Education

NYC School Co-location Lawsuit Dismissed

May 19, 2014
Stephanie West

New York, NY – The New York City school co-locations lawsuit, James v. Board of Education, before Judge Eileen A. Rakower in New York State Supreme Court, was dismissed on procedural grounds. The Court held that under New York Law, challenges to the actions of the NYC Department of Education had to first be appealed to the State Education Commissioner. 

"The judge’s ruling means that petitioners will have to wait for a ruling from the State Education Commissioner before deciding whether to head back to court," said Laura Barbieri, counsel for Advocates for Justice, attorneys for the Petitioners.

“There is no issue that parents on the ground in NYC public schools care more passionately about than co-locations.  This lawsuit, on behalf of more than 40 parents and members of Community Education Councils whose schools were affected, was to stop all co-locations until a proper public process can be instituted, one that takes into account parent and community input, as the co-location law requires, and real educational impact statements that describe the effect of co-locations on classroom conditions — including increasing class size, instead of the sham ones that DOE has produced. NYC kids deserve better than to be squeezed into overcrowded classrooms, receive their mandated services in hallways and in closets, and have to eat lunch at 10am in the morning,” said Leonie Haimson, Executive Director of Class Size Matters.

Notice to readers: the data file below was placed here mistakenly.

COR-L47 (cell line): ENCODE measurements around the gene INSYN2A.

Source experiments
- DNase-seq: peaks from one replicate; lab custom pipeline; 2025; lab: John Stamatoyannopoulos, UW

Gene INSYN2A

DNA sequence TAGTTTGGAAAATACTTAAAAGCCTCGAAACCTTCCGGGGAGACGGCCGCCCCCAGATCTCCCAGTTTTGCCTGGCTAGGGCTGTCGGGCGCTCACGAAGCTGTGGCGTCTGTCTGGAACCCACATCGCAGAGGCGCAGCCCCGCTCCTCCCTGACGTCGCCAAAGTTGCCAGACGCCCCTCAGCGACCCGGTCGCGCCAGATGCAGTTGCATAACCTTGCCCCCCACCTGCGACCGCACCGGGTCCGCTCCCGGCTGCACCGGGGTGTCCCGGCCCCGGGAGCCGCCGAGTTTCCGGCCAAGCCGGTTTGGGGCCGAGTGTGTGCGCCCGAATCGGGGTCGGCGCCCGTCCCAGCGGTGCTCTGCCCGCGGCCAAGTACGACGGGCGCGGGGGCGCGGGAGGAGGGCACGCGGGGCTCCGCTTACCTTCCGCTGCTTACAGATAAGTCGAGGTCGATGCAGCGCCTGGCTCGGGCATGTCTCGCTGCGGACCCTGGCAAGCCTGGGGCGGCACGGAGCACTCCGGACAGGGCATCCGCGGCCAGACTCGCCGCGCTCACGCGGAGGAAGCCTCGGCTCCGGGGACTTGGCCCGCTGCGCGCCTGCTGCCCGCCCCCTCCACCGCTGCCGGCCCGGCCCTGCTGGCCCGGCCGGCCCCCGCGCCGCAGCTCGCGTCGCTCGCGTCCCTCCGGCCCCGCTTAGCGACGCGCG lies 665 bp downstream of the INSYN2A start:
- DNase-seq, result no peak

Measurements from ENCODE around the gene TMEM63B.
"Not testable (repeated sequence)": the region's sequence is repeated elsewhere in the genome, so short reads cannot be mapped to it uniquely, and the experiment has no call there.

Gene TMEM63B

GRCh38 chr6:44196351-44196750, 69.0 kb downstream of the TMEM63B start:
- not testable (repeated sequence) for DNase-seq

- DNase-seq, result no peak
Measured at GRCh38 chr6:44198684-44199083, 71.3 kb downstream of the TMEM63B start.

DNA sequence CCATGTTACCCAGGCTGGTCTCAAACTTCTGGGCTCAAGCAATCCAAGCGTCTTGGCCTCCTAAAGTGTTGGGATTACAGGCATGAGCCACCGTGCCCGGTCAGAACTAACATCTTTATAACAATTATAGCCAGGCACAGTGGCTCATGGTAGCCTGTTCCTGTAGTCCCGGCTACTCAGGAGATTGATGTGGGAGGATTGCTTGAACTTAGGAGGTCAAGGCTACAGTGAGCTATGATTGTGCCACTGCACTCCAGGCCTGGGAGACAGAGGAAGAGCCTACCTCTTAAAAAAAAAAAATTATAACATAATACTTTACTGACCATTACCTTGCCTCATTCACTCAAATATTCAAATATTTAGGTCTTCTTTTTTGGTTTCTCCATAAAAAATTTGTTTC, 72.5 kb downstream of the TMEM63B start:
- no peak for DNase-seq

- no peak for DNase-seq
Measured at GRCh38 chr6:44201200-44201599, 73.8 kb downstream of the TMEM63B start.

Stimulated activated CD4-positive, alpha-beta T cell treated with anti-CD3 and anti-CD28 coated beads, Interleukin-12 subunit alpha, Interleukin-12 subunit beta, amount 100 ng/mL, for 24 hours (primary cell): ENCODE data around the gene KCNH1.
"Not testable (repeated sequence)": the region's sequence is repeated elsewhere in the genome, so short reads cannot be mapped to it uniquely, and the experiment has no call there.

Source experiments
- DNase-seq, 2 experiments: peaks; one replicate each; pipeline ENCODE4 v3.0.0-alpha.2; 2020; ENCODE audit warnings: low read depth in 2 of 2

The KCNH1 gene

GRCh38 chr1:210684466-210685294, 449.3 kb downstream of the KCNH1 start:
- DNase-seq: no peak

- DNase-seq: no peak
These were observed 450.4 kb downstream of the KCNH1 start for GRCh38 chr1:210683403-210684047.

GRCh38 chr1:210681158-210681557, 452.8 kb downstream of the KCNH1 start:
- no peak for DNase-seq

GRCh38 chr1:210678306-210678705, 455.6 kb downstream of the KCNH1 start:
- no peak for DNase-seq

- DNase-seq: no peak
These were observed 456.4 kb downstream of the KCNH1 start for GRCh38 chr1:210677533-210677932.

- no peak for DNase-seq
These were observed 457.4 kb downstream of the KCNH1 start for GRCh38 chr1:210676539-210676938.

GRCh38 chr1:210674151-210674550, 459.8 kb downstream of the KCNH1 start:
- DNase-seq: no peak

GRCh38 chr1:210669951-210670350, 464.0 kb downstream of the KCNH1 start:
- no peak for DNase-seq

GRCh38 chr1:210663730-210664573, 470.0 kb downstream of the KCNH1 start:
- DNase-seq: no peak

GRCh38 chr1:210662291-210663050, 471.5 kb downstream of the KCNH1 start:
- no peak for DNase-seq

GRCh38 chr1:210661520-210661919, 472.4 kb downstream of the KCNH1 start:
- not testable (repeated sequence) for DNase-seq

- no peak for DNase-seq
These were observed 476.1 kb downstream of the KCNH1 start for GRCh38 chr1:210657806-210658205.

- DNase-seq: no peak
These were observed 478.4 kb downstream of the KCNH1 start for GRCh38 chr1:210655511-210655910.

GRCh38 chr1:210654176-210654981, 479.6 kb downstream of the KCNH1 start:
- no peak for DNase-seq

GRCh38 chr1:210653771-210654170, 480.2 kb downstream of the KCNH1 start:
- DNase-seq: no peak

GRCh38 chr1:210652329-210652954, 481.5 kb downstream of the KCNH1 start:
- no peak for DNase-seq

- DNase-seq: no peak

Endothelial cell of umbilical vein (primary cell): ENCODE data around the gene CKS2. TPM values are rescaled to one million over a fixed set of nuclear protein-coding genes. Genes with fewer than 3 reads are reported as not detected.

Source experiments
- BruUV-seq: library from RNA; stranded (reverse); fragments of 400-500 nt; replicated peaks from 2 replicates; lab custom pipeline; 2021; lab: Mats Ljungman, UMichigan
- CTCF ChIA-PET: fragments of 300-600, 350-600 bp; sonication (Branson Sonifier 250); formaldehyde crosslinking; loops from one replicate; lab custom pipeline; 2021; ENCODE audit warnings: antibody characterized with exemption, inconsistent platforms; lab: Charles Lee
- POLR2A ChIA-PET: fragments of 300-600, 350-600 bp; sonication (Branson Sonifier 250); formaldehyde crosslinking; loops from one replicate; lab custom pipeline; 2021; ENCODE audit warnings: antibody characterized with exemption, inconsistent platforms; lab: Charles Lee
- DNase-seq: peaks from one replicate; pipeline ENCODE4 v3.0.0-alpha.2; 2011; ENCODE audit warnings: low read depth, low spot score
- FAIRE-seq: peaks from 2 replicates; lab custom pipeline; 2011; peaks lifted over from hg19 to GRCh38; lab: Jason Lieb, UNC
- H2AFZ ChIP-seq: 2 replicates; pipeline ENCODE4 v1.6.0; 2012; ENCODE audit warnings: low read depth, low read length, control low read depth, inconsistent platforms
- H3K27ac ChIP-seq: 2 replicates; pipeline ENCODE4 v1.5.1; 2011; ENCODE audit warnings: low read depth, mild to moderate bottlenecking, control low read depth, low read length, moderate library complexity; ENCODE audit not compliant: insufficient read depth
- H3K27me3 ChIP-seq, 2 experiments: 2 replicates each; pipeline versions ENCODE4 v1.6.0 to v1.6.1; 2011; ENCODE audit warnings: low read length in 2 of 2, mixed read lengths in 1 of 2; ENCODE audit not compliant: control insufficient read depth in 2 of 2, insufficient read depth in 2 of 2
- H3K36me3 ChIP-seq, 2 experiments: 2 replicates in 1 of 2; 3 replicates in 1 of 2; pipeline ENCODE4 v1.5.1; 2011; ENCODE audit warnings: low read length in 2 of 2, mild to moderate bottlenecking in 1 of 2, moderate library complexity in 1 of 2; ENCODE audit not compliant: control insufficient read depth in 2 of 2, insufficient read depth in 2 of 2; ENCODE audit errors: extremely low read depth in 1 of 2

“The dismissal of this lawsuit on procedural grounds is simply a minor delay to parents’ day in court to hold the NYC Department of Education for their failure to properly review the co-locations of these schools and assess the impact on the students.  We are one of the plaintiffs that has already filed an appeal with the State Education Commissioner in November 2013.  We anticipated the possibility of dismissal on procedural grounds.  This co-location lawsuit is about equity and fairness for all students.  The co-locations disputed are only 17 charter schools and 26 public schools.  We don’t care if it is a charter or public school, all co-locations should be fair and equitable for all students sharing the building. Furthermore, while the charter lobby prefers to mislead the public, stating this lawsuit is by the teacher’s union, the New York City Parents Union is not controlled by the UFT,” said Mona Davids, President of the New York City Parents Union.

May 19, 2014

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